Skip to comments.Whizzing by takes on new meaning at Metro
Posted on 01/05/2011 1:19:55 AM PST by thecodont
WASHINGTON - When you have to go, you have to go, but exactly where some Metro train operators have been going is disturbing.
Train operators have routinely been using "pocket tracks" as restrooms, according to a recent employee safety report by Metro's inspector general. Pocket tracks are sections of track just beyond certain stations where trains can be stopped and parked.
According to the report, which looked at safety in Metro's office of track and structure systems maintenance:
"This safety and health hazard is the result of inadequate time being allowed at the end of the line for train operators to have bathroom breaks."
The report also says these unsanitary operators are "causing delays in performing maintenance inspections on some automatic train control (ATC) equipment."
That's double-trouble for the transit agency. Faults with Metro's ATC system were blamed as the main cause of the deadly Red Line crash in 2009.
(Excerpt) Read more at wtop.com ...
I haven't heard of anything like this on BART in the SF Bay Area, but maybe it hasn't hit the blogs yet (BARTrage.com).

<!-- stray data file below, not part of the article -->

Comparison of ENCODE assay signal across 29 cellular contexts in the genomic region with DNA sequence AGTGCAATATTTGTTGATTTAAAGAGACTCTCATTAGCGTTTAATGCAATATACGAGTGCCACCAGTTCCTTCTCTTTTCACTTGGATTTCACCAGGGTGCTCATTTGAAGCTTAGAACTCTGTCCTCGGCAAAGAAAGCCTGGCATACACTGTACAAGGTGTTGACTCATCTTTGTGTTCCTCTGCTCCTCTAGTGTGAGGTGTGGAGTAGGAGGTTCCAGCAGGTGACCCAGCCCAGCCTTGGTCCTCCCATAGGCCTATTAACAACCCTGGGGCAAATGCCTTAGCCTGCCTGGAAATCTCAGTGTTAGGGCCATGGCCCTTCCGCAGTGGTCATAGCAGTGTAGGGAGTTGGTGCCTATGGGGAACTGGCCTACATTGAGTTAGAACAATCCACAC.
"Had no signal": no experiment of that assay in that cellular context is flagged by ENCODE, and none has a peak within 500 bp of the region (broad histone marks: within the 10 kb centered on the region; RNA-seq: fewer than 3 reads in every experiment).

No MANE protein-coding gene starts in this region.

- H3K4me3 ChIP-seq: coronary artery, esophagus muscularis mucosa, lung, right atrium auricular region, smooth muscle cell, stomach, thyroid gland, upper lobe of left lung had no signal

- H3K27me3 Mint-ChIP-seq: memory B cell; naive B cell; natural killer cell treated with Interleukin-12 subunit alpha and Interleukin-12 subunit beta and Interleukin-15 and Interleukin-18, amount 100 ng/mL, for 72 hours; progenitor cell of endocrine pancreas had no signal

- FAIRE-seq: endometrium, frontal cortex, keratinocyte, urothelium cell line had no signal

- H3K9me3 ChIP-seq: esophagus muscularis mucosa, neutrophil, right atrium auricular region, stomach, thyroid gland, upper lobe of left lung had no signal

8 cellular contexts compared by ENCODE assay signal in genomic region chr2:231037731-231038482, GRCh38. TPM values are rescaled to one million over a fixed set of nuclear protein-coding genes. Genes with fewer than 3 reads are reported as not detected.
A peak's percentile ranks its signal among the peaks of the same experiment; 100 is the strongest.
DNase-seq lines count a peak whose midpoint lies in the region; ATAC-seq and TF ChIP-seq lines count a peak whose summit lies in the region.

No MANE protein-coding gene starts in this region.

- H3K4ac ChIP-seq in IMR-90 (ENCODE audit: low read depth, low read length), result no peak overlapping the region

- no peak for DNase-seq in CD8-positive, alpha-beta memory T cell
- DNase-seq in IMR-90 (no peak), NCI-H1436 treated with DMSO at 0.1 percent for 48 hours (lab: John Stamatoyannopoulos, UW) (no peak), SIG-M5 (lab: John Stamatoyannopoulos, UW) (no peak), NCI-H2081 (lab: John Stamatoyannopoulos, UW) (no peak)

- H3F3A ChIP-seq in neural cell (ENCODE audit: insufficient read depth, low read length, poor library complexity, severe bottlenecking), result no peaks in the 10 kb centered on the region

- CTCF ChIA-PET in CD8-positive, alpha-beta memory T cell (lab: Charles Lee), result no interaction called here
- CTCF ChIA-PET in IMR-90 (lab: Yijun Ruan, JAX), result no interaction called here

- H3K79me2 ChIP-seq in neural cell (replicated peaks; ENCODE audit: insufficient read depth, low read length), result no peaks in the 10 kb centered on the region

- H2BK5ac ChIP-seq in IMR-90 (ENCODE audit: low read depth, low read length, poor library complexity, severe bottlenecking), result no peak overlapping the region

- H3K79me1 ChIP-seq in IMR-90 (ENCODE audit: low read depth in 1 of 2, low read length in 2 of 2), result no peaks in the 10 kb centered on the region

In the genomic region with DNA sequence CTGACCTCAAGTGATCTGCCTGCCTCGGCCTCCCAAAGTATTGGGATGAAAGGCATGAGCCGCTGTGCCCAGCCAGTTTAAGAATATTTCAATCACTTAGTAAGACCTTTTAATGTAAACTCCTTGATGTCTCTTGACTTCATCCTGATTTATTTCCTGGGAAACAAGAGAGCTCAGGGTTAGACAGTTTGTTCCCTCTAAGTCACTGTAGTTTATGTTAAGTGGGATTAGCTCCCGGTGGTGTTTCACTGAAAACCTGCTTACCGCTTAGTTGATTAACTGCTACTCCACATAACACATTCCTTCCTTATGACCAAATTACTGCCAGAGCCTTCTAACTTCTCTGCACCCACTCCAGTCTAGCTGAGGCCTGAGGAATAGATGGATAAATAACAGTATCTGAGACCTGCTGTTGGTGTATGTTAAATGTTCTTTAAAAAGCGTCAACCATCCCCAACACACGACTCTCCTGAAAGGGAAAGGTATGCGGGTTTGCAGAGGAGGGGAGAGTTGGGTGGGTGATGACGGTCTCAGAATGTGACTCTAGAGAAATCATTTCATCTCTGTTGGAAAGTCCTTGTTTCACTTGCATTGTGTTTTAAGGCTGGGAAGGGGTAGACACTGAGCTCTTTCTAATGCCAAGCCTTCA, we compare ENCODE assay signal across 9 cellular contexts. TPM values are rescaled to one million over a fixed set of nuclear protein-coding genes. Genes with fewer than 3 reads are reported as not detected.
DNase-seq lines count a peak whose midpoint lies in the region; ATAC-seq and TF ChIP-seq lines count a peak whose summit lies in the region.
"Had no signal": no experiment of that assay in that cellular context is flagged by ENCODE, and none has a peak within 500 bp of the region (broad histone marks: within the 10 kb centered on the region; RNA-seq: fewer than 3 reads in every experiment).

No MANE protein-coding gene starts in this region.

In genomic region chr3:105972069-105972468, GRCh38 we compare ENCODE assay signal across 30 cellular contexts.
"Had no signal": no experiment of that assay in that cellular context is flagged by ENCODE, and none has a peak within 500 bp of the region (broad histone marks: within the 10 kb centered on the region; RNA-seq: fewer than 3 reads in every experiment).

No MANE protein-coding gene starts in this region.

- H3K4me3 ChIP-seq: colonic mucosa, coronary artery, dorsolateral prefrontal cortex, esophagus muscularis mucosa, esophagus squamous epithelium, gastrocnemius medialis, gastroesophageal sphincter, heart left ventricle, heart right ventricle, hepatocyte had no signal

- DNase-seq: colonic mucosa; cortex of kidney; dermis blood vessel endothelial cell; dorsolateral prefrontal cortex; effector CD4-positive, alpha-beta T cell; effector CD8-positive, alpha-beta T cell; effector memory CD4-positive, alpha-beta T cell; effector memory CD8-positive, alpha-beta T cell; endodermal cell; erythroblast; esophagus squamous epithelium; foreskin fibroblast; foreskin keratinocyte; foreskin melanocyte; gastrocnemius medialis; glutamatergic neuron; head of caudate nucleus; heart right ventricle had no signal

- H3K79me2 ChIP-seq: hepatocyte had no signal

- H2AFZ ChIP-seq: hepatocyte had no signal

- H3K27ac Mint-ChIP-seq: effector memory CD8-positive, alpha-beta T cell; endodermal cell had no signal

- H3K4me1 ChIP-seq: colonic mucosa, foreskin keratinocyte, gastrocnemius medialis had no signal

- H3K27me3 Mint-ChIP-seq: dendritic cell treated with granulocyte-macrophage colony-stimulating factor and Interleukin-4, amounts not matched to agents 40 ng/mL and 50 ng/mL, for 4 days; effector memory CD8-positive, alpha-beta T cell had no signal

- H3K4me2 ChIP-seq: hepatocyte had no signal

Maybe the public restrooms are too dangerous to use?
There are no public restroom facilities at D.C. area metro stations. The idea is to make really certain you won’t need them.
Oh well, that fixed it.
There are several things about this story that make little sense. First, there are rest rooms in each Metro station for the employees (hidden for the most part and certainly not for the public). Second, from the train area to them...it’s a one-minute walk but they aren’t supposed to get off the train until they reach the end of the line (typically a 75-minute run). They just didn’t want to walk the extra steps to get to it, so they did it in the tunnel itself. Delivery drivers, cops, firemen, and lumberjacks do it too....so it’s not really a big deal except some folks consider DC Metro tunnels to be sacred areas where you can’t do anything nasty (on top of the puke, the dead rats, and leaking sewage).
For some reason, on my list of 100 problems with the DC Metro system (I ride daily)...I’d rate this as 101 and not really worry about it. It’d be nice to have escalators that worked or safe trains or buses that ran on schedule....but if the chief achievement of 2011 was to stop urination in the DC tunnels...well...it’s not much to brag about.
'The Parking Garage' Seinfeld Season 3 Episode 6
Allegedly there are, but you have to use the secret code word "Emergency" to get the station workers to unlock them. I've never tested that myself.